TaxMama s Tax Quips Forged by Ex

Happy Martin Luther King, Jr Weekend

Today TaxMama hears from Tami in Tennessee who’s been violated. “What can you do when your ex-spouse forged your signature on a tax return? I have a copy of the form 8879 where my signature is obviously signed by my ex husband. The refund of over $4000 was deposited in his checking account. What do I do?”

Dear Tami,

I hate it when that happens! And it’s more common than you would suspect. Why do people think they can just get away this kind of nasty behavior? Do they really think you’ll sit back and do nothing?

How far do you want to go with this? Here are some options open to you. Be careful. Some of these actions will have irreversible consequences.

First of all, make sure that you file your tax return for that year, with the correct filing status. If not, file the tax return on paper, with a cover letter explaining about the forgery. Include a copy of the forged Form 8879. Be sure to show your signature – on a Post It® next to his version of your signature.

1) Alert IRS. Let them know a fraudulent return has been filed. See more information here: http://taxquips.com/index.php?id=409

IRS has information about reporting fraud. http://www.irs.gov/individuals/article/0,,id=106778,00.html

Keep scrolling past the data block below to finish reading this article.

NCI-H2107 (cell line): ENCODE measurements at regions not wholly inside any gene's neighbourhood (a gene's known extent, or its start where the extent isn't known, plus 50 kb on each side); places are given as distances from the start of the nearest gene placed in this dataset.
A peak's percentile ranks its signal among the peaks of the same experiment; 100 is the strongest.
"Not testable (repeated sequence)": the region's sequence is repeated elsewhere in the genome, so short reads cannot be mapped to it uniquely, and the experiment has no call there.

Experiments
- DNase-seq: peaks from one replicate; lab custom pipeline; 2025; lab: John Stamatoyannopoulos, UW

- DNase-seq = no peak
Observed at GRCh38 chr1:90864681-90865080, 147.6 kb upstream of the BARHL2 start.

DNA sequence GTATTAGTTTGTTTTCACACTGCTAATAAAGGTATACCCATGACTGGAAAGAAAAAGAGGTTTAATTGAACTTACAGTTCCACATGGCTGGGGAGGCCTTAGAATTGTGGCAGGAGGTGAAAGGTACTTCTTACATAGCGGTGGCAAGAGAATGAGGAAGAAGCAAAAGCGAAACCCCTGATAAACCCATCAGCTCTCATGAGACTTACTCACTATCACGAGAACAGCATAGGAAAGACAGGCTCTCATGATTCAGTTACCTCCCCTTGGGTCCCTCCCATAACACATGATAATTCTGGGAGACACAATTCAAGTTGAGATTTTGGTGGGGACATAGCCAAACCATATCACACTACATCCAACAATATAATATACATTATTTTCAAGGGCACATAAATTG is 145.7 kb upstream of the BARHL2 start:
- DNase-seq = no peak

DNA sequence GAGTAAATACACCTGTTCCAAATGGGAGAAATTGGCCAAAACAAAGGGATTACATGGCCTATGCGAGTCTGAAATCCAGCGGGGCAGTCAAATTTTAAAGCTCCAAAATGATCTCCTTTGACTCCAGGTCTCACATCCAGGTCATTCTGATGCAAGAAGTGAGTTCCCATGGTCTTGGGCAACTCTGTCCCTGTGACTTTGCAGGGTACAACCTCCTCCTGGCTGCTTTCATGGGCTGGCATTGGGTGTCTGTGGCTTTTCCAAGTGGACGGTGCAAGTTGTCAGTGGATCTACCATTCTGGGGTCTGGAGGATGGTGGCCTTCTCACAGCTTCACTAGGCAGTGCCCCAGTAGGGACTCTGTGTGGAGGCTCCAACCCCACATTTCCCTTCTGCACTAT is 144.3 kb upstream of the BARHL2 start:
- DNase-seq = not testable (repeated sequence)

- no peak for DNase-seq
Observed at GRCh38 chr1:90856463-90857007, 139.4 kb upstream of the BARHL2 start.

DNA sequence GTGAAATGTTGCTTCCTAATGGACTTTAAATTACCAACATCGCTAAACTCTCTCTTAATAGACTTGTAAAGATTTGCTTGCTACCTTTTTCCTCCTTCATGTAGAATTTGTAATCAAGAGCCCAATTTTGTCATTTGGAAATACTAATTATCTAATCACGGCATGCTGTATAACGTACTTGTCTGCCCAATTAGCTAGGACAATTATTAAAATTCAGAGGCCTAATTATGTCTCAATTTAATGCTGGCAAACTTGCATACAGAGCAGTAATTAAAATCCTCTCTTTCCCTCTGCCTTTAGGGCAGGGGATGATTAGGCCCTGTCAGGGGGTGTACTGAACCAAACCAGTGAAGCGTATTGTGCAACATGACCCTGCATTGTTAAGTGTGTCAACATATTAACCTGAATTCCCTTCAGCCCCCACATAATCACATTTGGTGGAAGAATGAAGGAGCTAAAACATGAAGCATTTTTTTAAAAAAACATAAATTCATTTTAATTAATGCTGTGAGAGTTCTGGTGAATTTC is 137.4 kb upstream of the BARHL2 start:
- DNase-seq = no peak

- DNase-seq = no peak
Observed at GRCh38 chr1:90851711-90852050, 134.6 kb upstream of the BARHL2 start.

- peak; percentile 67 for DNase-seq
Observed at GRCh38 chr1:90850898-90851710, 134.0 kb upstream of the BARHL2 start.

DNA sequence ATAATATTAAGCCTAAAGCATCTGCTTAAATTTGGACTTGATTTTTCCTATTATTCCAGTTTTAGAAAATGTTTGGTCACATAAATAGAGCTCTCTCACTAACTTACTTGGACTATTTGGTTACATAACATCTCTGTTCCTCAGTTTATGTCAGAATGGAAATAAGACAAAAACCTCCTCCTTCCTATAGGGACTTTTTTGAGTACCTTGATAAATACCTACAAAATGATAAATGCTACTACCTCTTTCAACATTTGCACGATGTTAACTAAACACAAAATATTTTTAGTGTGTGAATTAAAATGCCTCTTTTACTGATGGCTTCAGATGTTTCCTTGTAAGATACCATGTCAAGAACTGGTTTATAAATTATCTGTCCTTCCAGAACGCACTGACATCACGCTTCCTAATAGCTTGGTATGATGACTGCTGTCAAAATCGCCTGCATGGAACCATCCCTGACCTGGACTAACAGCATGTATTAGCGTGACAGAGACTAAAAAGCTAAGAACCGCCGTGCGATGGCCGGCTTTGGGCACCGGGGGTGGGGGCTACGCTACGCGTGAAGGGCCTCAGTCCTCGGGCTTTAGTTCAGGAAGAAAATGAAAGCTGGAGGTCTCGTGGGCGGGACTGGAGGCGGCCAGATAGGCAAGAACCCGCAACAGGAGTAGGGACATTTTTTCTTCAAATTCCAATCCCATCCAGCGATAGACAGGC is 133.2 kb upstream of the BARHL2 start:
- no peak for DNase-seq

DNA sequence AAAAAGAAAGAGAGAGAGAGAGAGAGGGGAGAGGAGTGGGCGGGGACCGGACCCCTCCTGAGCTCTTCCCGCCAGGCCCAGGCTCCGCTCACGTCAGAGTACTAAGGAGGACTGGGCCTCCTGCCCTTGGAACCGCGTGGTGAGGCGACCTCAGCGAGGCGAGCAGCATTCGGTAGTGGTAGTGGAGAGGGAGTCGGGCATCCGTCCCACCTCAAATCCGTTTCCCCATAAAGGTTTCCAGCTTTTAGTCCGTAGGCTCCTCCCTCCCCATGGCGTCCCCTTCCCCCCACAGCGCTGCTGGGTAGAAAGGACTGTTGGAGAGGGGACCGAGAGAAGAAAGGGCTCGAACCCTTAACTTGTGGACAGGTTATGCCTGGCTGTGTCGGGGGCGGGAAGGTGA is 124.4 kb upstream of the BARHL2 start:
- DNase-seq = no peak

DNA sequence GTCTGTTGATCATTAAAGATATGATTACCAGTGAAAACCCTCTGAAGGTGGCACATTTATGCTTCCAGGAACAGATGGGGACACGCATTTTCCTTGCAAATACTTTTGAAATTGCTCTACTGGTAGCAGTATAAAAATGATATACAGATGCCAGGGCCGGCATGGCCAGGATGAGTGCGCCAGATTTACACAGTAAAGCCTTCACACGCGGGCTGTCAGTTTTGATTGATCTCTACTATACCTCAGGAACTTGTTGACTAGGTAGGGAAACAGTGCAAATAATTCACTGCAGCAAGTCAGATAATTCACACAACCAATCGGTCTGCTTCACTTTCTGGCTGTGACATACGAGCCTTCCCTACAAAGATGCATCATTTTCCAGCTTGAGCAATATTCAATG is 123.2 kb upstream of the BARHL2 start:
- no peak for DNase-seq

2) Take him to Small Claims Court. Prove how much of the refund should have been yours. File your claim. Do research to see if your state allows for punitive damages. If they do, add them to your claim. Don’t just add some bucks and expect the Court to award it to you. You have to be able to cite the code section of the law that permits punitive damages.

3) If you are still in divorce court, have your attorney present the information to the judge and request compensation and damages. Remember, you or your attorney have to know the code section for damages.

4) The most drastic option? Report the forgery and theft to the police department and perhaps your district attorney or the State Attorney General. Depending on your share of the refund, that might even qualify as grand theft. (I don’t know the rules of your state.)

The authorities will not follow through if you are not certain that you’re willing to testify. This may put him in jail. Is that what you want? If so, go for it.

And remember, you can find answers to all kinds of questions about forgeries and other tax issues, free. Where? Where else? At TaxMama.com.

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